Are We Solving the Right Problem with Supplier Risk Management?

Supply risk is almost always at the top of the CPO agenda (and if it’s not, it should be). Most organizations focus on supplier risk elements that are relatively easy to implement, such as supplier financial risk management, which is a good start. It essentially helps monitor supplier viability through the lens of the financial statements (assuming you can get them from your private suppliers too).

But, supplier financial risk management only goes so far. It does provide an "assurance of supplier,” but it doesn’t necessarily protect your assurance of supply from that supplier. The diagram below illustrates this concept.


Source: Spend Matters 2016

Hopefully, you have conducted a rigorous sourcing and ongoing supplier management process to ensure that the supplier is not only delivering high quality products (which includes new innovations that deliver continuously evolving value propositions) and services at lowest total cost, but also has good strategic alignment with you, and is likely to stick with you for the long haul.

Even if you have all these success factors in place, it doesn't mean you’ll actually receive those products and services in a world that is increasingly “VUCA” (variable, uncertain, complex, ambiguous). Being able to fulfill customer requirements in a risky world is the definition of an “agile” supply chain (or ‘value chain’ if you prefer – for example, in a services-oriented value chain).

An agile supply chain means that you can be reliable even though an increasing number of things are going wrong. You can only do this if you can avoid those things in the first place or recover from them when they happen. Either way, this requires supply chain risk management, not just supplier risk management, and certainly not just supplier viability management via financial statement monitoring.

Supply chain risk management must not only accommodate supplier risks within the suppliers’ factories or board rooms, but also more broadly across the physical, digital, and financial supply chains. There are a lot of moving parts (pardon the pun) across a multi-tier supply network, so you’d better have some processes, systems, and services that can:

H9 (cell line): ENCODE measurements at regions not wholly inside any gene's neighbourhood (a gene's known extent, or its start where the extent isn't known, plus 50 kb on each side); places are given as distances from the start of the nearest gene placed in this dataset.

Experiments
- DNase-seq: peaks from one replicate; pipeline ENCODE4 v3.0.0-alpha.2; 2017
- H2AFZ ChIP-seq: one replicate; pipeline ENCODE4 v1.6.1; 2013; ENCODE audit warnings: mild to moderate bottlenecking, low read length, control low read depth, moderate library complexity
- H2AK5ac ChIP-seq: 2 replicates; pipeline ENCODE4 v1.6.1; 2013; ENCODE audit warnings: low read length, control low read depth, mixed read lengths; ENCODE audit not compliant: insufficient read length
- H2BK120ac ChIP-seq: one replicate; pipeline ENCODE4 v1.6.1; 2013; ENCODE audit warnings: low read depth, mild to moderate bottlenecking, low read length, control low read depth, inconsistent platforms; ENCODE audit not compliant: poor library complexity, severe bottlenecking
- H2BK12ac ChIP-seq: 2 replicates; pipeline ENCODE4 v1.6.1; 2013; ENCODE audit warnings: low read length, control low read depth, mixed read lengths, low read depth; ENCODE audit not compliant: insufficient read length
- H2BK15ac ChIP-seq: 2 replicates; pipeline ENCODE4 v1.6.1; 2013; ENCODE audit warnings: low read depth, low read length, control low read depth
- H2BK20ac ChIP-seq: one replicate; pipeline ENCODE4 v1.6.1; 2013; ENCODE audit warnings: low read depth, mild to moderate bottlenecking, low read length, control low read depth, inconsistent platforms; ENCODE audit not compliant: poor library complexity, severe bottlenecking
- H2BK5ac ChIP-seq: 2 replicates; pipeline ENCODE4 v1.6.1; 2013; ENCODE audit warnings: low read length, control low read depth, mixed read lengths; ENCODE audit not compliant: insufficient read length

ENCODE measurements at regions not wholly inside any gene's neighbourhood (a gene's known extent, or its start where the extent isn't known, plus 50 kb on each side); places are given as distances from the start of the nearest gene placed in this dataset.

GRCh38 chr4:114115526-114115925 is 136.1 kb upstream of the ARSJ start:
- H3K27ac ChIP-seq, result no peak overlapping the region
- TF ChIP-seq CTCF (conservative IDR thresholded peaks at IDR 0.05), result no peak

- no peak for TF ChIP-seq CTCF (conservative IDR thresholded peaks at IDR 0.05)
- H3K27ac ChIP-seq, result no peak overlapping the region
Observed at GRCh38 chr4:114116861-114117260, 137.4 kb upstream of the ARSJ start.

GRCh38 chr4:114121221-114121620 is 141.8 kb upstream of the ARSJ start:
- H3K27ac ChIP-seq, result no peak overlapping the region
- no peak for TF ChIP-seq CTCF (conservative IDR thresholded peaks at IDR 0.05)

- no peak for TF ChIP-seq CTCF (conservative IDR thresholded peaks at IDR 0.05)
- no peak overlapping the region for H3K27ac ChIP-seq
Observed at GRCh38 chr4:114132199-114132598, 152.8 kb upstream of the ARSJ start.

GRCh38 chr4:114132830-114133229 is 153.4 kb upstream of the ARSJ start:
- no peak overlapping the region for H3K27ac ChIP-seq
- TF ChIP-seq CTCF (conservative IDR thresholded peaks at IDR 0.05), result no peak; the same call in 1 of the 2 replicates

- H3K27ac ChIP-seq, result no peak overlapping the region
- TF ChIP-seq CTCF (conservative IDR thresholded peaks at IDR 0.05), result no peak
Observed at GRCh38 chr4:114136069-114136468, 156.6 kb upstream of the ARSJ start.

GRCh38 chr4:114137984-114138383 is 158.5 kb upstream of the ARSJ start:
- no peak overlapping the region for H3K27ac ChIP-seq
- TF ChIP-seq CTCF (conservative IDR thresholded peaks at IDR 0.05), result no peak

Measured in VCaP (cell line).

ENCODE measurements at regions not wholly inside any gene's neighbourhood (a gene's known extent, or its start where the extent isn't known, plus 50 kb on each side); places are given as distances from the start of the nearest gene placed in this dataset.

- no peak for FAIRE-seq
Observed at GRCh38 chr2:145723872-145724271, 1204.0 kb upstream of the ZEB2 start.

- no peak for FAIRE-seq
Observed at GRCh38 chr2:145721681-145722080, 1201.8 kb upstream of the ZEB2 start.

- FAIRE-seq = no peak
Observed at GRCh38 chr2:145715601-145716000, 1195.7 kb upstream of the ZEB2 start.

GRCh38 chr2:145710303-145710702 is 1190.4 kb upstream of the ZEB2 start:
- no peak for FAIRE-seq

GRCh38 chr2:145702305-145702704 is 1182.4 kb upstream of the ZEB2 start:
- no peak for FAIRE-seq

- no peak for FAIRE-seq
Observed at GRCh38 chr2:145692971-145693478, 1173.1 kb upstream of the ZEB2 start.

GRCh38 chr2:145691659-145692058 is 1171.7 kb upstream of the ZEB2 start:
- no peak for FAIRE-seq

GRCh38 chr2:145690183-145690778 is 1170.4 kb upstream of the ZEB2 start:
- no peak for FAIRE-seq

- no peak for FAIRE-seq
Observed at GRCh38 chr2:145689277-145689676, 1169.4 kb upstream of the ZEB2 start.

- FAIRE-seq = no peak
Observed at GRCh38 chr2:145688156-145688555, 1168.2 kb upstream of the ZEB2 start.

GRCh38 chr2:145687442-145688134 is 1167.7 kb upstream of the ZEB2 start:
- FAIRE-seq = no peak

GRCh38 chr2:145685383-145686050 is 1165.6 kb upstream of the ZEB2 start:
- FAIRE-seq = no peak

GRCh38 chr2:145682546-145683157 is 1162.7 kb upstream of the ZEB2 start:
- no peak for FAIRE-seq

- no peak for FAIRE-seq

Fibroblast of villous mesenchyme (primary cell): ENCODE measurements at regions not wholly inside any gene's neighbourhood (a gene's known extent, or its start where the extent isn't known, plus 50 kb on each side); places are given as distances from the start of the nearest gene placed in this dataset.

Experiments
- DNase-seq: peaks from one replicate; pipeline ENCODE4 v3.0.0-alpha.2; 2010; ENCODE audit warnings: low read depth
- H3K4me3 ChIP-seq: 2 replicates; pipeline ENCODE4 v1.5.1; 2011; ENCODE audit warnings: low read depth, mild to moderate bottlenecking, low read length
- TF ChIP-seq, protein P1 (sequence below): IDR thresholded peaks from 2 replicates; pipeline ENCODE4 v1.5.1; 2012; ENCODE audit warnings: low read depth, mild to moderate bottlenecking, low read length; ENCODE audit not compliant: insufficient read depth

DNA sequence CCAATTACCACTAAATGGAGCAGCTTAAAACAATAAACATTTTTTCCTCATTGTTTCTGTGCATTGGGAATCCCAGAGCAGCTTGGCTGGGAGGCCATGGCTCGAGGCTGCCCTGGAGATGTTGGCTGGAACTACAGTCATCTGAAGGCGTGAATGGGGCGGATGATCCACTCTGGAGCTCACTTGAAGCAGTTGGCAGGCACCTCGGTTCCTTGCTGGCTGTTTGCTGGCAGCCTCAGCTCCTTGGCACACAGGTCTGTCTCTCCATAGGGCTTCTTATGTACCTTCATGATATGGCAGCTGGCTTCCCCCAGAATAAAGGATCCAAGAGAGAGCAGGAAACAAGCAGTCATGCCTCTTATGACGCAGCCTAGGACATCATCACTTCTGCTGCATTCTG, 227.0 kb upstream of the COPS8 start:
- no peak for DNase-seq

• Translate enterprise risk and compliance requirements from multiple stakeholders out to suppliers (via a coherent supplier management process that includes risk management, performance management, and collaboration/relationship management) and their suppliers (including logistics partners and other value chain participants). Check out my recent posts on using ISO9001:2015 to accomplish some of this in the related links below
  • Monitor supply intelligence (i.e., market and physical supply chain intelligence) and hang it off of an analytic backbone that is designed to model the physical network (think of this as a mashup of supply network design, supply chain risk modeling, and performance monitoring — see the first installment of my series on this here)

If you can align your supply intelligence capabilities with the intersection of supplier management (with sourcing tied in), supply chain management (whether at a network level or at a lower-level category/segment level), and risk management, then you’ll be a supply chain superhero able to manage to risk-adjusted value and be able to increase your capability/agility (which is basically the “option value” of your supply chain – but that’s a topic for another post!)

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